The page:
Abdel Nasser Ould Ethmane

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Abdel Nasser Ould Ethmane is one of the founding members of SOS Slaves. He along with Boubacar Messaoud founded the human rights organization to abolish slavery in Mauritania.

Life[edit]

As a 7 year old Abdel, was given the choice between gifts, and he choose to assume ownership of Yebawa Ould Keihel, a young dark skinned boy. Despite their bond, formed from childhood and nursing together, the two boys had been thrust into a master-slave relationship, and were prevented from fraternizing.[1]

While studying in Nouakchott, Abdel received a thorough education while living a nomadic life style. One notable aspect of Abdel's education, was his quirky European tutor who assigned Abdel to the French Cultural Center, to supplement his education. While studying there, he became enamored by something he read in a text about the French revolution:

"Men are born and remain free and equal in rights."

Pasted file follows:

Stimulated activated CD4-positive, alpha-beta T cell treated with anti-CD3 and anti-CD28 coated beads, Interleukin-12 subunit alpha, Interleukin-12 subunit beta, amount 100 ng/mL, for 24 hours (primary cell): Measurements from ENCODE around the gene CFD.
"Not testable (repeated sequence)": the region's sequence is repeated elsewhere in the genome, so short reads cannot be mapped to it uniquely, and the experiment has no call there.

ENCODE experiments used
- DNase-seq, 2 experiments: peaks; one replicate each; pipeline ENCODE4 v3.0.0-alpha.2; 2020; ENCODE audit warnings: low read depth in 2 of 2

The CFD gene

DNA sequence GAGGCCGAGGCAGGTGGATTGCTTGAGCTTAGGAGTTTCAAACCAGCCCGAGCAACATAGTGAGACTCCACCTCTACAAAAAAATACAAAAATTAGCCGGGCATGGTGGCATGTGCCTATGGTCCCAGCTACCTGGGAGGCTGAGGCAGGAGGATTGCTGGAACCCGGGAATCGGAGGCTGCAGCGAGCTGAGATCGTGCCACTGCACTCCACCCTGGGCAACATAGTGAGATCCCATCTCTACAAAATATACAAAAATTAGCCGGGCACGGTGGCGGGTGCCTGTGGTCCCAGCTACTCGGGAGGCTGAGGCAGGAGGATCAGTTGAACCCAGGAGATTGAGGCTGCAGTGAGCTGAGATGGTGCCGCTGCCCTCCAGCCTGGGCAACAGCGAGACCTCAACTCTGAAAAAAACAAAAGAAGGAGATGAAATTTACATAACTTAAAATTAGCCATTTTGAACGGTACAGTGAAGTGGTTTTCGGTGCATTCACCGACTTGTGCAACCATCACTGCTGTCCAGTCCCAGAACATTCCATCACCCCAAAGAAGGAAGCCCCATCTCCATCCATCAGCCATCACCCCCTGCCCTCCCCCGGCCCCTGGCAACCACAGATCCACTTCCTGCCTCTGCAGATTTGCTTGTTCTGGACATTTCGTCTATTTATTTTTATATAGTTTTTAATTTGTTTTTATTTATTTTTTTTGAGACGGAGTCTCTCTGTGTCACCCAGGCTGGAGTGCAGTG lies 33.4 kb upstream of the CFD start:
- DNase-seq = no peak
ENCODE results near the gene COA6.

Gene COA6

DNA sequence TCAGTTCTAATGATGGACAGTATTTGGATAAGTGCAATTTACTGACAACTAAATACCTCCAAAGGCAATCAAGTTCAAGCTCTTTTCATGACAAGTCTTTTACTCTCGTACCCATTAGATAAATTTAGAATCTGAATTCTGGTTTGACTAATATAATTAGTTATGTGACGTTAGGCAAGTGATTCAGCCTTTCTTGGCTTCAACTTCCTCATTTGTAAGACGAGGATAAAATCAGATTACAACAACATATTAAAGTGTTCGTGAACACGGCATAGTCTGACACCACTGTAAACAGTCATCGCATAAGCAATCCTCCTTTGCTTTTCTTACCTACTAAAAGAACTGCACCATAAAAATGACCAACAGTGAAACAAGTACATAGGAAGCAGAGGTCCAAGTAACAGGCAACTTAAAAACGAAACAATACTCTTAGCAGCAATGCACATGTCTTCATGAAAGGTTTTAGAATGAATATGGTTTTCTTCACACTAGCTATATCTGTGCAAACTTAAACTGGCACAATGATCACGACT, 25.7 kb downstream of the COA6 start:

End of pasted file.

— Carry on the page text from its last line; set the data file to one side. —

This saying would soon take on greater significance to Nasser over the next few years, as it began an awakening that would forever alter his values. After a period of reflection, he consulted with his father for advice. Abdel discovered that his father not only encouraged his dissent from this custom, but in the past had tried to free his slaves, only to be met with resistance from the slaves themselves.[1]

Abdel, now able to contextualize the circumstances which allow for slavery to be perpetuated in his country, began to denounce slavery. He trained himself to do the basics, everyday tasks which were once performed by his slaves.

International Work[edit]

Abdel is a UN advisor to the office of West Africa. He is also a member of the Human Rights Foundation's International Council.[1]

SOS Slaves[edit]

In 1995, Abdel founded SOS Slaves with Boubacar Messaoud, a former slave. Together they sought to end the practice of slavery in Mauritania, which had already been illegal since 1981.

Both men have been arrested and beaten in their attempt to convince both the slave owning class, and blacks, of the wrongness of slavery.

SOS Slaves published the stories of slaves who had been freed, in addition to lobbying on the behalf of slaves who had not yet been freed. In 2007 the Mauritanian government voted unanimously to make slave ownership a crime.

References[edit]

  1. ^ a b c Sutter, John. "Slave Master Becomes an Abolotionist". article. CNN. Retrieved 2012-05-17. 

External links[edit]